FASB issues expanded hedge accounting standard

By Jeff Drew

A new Accounting Standards Update (ASU) aims to better align hedge accounting with an organization's risk management strategies.

The ASU, issued Monday by FASB, expands the current single-layer hedging model to allow multiple-layer hedges of a single closed portfolio of prepayable financial assets or one or more beneficial interests secured by a portfolio of prepayable financial instruments under the method. Due to the expansion, FASB has renamed the last-of-layer methods as the portfolio-layer method.

The ASU addresses issues raised after FASB released a new hedging standard in 2017 that increased transparency around how the results of hedging activities are presented — in both financial statements and their footnotes — for investors and analysts when hedge accounting is applied.

One of the major provisions of that standard was the addition of the last-of-layer hedging method. For a closed portfolio of fixed-rate prepayable financial assets or one or more beneficial interests secured by a portfolio of prepayable financial instruments, such as mortgages or mortgage-backed securities, the last-of-layer method allows an entity to hedge its exposure to fair value changes due to changes in interest rates for a portion of the portfolio that is not expected to be affected by prepayments, defaults, and other events affecting the timing and amount of cash flows.

After that standard was issued, stakeholders told FASB that while the ability to elect hedge accounting for a single layer is useful, hedge accounting could better reflect risk management activities if expanded to allow multiple layers of a single closed portfolio to be hedged under the method.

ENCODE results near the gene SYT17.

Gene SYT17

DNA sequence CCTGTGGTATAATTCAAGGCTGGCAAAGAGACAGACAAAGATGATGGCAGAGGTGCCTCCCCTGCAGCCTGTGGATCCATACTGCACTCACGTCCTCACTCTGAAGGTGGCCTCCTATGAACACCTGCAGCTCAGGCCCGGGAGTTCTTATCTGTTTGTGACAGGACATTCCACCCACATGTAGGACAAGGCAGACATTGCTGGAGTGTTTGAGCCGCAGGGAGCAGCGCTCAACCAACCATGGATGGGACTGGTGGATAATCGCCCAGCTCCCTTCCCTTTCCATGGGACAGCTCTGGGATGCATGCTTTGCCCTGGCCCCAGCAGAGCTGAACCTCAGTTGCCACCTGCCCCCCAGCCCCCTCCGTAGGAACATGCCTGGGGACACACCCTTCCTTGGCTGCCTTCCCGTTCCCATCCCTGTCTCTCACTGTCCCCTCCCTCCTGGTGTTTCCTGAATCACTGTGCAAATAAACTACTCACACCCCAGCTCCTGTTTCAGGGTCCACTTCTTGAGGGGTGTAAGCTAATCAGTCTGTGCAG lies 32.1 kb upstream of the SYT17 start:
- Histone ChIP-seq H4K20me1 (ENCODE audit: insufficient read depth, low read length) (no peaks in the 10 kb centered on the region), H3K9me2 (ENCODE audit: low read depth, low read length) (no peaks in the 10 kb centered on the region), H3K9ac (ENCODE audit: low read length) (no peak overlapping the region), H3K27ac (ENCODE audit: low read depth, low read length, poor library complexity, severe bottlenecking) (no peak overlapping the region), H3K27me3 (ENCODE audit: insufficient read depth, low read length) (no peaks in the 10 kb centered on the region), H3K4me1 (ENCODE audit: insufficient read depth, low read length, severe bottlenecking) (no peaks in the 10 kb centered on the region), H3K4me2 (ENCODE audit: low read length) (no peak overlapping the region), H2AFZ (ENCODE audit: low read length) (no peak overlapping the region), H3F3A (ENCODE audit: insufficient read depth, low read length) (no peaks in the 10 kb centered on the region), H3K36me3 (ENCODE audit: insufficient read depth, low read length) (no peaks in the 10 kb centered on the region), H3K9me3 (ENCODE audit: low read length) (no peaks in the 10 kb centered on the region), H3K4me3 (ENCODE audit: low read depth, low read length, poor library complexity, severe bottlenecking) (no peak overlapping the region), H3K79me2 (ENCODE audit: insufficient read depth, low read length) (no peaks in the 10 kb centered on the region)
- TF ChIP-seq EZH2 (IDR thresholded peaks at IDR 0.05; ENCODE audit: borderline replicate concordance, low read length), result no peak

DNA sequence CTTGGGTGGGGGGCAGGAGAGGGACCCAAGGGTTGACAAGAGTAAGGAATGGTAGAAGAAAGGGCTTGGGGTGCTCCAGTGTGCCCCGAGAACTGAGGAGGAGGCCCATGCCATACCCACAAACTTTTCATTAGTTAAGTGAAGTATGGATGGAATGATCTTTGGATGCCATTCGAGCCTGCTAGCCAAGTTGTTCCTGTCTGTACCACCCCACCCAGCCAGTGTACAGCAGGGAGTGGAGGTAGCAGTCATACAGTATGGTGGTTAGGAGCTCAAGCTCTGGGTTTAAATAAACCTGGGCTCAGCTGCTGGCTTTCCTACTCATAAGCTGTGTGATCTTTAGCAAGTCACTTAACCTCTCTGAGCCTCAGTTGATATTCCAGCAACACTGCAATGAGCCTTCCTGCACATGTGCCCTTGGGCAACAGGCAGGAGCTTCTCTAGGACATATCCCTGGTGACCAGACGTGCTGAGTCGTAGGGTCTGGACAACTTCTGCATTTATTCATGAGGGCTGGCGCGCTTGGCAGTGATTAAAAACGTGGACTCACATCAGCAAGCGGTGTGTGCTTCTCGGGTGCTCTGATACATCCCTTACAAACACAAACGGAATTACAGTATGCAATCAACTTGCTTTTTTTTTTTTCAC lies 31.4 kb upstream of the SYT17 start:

The ASU also does the following: 

  • Expands the scope of the portfolio-layer method to include nonprepayable assets;
  • Specifies eligible hedging instruments in a single-layer hedge;
  • Provides additional guidance on the accounting for and disclosure of hedge basis adjustments under the portfolio-layer method; and
  • Specifies how hedge basis adjustments should be considered when determining credit losses for the assets included in the closed portfolio.

"The expanded hedge accounting method better reflects the effects of risk management activities in the financial statements and ultimately provides investors and other allocators of capital with more transparent, decision-useful information around an entity's use of derivatives," FASB Chair Richard R. Jones said in a news release.

The ASU applies to all entities that choose to apply the hedge accounting portfolio-layer method. For public business entities, the ASU is effective for fiscal years beginning after Dec. 15, 2022, and interim periods within those fiscal years. For all other entities, the ASU is effective for fiscal years beginning after Dec. 15, 2023, and interim periods within those fiscal years. Early adoption is permitted.

— To comment on this article or to suggest an idea for another article, contact Jeff Drew at Jeff.Drew@aicpa-cima.com.

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